Condenser Microphone – ideal for acoustic instruments, lead vocals, and voiceovers. These are extremely sensitive mics, so they require particular recording conditions in order to get the most out of them. Any and all background noise will be picked up, and while that’s something that can get lost in the mix when laying many different parts on top of each other in busy multitrack projects, it will stick out like a sore thumb if you’re recording voiceover.
This microphone in particular is one you’ll want to use a pop filter on when recording vocals. What is known as “plosives” in the audio world, that is, those consonant sounds which cause explosive pops into the microphone, are especially prevalent with these highly sensitive mics. Pop filters do little to nothing to weaken the sound of your vocals, and it certainly makes the end product a lot easier on the ears whether it’s a podcast or lead vocals.
Dynamic Microphone – perfect for capturing bigger, in-your-face sounds. The wailing tones of a horn or most kinds of percussion are best recorded using dynamic mics. You can place one directly in front of your amp to easily and cleanly capture electric instrument sounds. They’re also great for capturing vocals of any kind in the recording studio, particularly those that are belted, raw, and dirty. While it might sound counterintuitive, it’s easier to make your voice sound good with a less sensitive microphone, if you’re having trouble dealing with the sound of your own voice, as many vocalists do.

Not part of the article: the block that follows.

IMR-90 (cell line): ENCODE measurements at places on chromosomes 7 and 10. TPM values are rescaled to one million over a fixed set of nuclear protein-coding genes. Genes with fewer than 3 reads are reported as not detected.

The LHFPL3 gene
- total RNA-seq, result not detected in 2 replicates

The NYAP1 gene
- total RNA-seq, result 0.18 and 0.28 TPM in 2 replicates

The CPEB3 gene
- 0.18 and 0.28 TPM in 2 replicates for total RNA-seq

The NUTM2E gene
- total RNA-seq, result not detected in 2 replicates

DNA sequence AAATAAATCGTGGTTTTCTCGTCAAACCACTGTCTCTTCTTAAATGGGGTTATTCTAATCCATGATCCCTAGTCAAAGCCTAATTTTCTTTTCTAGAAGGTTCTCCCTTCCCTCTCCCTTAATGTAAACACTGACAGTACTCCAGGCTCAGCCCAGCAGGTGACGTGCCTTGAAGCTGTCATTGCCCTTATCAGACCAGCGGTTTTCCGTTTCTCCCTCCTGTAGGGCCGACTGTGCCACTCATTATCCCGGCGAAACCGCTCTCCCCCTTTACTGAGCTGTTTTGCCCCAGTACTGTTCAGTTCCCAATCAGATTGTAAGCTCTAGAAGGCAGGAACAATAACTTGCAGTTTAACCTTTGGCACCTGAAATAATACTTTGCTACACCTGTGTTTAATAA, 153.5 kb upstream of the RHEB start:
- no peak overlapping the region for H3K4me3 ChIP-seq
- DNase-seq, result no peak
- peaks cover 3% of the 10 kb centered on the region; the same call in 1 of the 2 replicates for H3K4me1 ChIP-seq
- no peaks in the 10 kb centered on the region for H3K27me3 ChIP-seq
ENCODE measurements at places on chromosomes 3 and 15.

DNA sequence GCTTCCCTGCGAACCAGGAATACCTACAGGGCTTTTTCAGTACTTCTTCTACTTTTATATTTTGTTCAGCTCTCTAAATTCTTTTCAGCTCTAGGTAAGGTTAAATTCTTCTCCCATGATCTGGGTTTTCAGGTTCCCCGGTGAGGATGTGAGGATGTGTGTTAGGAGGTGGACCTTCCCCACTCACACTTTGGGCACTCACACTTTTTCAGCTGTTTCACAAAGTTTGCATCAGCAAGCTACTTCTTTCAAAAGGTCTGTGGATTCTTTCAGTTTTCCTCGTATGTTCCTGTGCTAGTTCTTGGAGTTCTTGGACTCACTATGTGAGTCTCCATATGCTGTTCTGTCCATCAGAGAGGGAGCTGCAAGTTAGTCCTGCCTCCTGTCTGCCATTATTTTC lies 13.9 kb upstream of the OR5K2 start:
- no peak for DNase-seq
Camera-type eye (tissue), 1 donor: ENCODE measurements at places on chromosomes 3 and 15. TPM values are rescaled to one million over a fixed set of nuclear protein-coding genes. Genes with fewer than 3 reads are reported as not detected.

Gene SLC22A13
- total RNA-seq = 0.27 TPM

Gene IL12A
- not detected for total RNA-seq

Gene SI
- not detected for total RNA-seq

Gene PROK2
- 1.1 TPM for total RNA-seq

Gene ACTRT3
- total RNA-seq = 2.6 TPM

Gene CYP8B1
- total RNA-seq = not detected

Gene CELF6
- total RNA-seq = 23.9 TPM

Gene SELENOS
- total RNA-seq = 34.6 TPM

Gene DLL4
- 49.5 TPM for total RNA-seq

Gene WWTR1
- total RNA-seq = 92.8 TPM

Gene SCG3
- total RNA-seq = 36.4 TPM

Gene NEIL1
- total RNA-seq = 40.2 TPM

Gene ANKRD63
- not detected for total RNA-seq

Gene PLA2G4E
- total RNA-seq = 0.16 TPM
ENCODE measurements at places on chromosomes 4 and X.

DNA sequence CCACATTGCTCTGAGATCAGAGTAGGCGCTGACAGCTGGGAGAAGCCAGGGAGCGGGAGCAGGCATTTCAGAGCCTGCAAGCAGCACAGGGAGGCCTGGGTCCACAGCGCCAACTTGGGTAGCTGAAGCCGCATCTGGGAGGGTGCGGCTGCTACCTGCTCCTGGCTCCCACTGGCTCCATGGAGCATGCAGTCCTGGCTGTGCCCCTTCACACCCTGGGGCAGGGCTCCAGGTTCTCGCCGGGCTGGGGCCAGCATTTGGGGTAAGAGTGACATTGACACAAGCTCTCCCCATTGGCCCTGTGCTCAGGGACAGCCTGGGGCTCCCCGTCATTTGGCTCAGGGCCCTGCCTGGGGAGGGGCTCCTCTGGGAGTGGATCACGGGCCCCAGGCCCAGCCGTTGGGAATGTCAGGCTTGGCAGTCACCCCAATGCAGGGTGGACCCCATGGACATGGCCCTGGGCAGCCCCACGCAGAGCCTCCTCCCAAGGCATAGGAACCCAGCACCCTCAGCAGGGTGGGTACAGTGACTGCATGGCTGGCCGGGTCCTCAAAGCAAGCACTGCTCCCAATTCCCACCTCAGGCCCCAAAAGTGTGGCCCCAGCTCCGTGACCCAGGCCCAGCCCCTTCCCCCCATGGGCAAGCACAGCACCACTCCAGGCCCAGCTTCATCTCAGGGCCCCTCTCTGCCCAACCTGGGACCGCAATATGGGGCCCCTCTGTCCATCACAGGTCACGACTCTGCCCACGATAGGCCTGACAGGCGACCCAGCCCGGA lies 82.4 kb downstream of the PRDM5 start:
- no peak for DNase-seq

You don’t have to worry so much about having a completely soundproof room when you use one of these microphones, either. They’re great at picking up the sound the goes directly into them, but once you back off just a few inches, the sound dies away dramatically. Those who are working in suboptimal conditions can take advantage of this to create some quality recordings until they can save up enough money to treat their space.
Ribbon Microphone – a less common type of microphone is popular among radio and podcast hosts. It’s also a great way to get every nuance of an impassioned vocal performance. This usually isn’t the first microphone type to turn to and is definitely on the pricier side, so it might be worth trying out a quality condenser mic to start with. But if you’re truly committed to capturing recordings that sound as close as possible to the way things sound in the human ear, ribbon is the only way to go. You can use it for everything from vocals to lighter instruments, as well as various types of ambient elements and sound effects.